Original Victorian Era Tajung Kris Dagger in Scabbard from North Malaysia with Exotic Toothed Blade

Item Description

Original Item: One Only. The kris or keris is a prized asymmetrical dagger most strongly associated with the culture of Indonesia, but also indigenous to Malaysia, Thailand, Brunei and Singapore. It is known as kalis in the southern Philippines. The kris is famous for its distinctive wavy blade.

A kris can be divided into three parts: bilah (blade), hulu (hilt), and warangka (sheath). These parts of the kris are objects of art, often carved in meticulous detail and made from various materials: metal, precious or rare types of wood, or gold or ivory. A kris's aesthetic value covers the dhapur (the form and design of the blade, with around 150 variants), the pamor (the pattern of metal alloy decoration on the blade, with around 60 variants), and tangguh referring to the age and origin of a kris.

Both a weapon and spiritual object, kris are often considered to have an essence or presence, considered to possess magical powers, with some blades possessing good luck and others possessing bad. Kris are used for display, as talismans with magical powers, weapons, a sanctified heirloom (pusaka), auxiliary equipment for court soldiers, an accessory for ceremonial dress, an indicator of social status, a symbol of heroism, etc. Legendary kris that possess supernatural power and extraordinary ability were mentioned in traditional folktales, such as those of Mpu Gandring, Taming Sari, and Setan Kober.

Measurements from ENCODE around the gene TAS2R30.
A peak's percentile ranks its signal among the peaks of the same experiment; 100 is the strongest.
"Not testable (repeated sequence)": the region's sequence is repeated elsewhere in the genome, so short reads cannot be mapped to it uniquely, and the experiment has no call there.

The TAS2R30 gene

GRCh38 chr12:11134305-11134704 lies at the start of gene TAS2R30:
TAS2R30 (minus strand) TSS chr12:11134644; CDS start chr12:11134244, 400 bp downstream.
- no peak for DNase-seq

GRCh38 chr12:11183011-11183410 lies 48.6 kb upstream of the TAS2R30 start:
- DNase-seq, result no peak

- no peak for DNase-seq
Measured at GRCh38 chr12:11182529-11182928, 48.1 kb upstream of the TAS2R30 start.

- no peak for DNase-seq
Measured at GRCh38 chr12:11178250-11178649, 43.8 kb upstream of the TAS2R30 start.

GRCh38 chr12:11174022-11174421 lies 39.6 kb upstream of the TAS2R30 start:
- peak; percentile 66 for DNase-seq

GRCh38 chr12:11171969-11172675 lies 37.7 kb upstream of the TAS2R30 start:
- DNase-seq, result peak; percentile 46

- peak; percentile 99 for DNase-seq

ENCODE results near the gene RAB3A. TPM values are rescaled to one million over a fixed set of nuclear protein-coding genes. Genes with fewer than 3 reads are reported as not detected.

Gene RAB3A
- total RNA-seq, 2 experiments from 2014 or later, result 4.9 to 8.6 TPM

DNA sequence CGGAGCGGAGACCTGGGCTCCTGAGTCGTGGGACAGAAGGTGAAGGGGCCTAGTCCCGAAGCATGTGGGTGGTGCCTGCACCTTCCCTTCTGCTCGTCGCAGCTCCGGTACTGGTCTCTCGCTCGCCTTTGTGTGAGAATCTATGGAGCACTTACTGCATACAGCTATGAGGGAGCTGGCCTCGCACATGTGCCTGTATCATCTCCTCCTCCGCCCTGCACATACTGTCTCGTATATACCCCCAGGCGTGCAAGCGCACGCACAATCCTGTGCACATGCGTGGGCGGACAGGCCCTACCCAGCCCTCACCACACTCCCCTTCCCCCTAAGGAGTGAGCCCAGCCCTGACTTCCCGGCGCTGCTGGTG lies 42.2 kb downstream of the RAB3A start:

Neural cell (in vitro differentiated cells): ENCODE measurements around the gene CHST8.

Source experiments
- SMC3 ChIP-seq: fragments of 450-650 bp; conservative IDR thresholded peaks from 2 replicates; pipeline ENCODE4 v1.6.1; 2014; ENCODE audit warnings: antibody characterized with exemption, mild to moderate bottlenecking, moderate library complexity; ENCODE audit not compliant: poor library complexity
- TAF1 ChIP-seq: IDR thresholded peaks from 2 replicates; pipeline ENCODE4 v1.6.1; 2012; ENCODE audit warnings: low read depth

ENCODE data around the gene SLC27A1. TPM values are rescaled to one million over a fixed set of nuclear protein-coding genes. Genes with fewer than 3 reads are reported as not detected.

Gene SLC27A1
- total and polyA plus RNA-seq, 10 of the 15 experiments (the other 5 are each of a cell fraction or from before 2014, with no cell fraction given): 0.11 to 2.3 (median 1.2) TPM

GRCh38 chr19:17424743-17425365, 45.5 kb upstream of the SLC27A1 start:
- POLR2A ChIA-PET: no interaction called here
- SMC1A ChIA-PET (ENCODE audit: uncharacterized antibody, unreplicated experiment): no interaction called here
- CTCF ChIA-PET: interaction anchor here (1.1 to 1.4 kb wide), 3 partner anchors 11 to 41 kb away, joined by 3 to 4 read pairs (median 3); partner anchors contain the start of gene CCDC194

This example is not a modern tourist item, it is the real thing dating from the 19th century.

The key to identify the older blades is to be able to find the join at the hilt end of the blade as the horn was always added as a separate piece. Later examples and modern tourist pieces were always had blades made from just one sheet of steel. This example definitely has the separate hilt end of the blade, which is then brazed or welded on.

Each section of the Dutch East Indies produced the traditional Kris Daggers but each district, Java, Borneo, and others had their own characteristics. This area is today covered by what we know as Indonesia, Malaysia and the Phillipines.

This example is quite extraordinary: it is a straightforward Kris dagger known as a Tajung from what is today Northern Malaysia. It has been made with the most exotic Meteor iron and nickel forged blade we have ever seen. This type of blade is quite rarely seen, and is known as a Dhapur Naga Penganten.

The hilt is of carved wood known as a KINGFISHER hilt in that the shape does bear an amazing resemblance to a bird. The hilt is fitted to the blade with a gold metal fitting beautifully decorated and inlaid with what appear to be Red, Green and Colorless gem stones, two of each totaling six in all. The blade is forged from METEORIC IRON are folded many times to highlight the nickel content of the iron. The blade, which is about 15" in length is heavily carved and chiseled now showing a cutting edge that best can be described as rows of teeth. These extend down both sides of the wavy blade. The body of the blade looks to be a row of bones, giving the overall impression of a human spine.

The dagger is about 20" in overall length in its rather plain but old wooden scabbard. This most likely dates to the Victorian era and was brought home by a British Soldier. There is some evidence that blades of this type may very well have been carried by SHAMANS and were regarded as talismans to ward off evil spirits etc.

Most impressive from the reign of Queen Victoria and ready to display.

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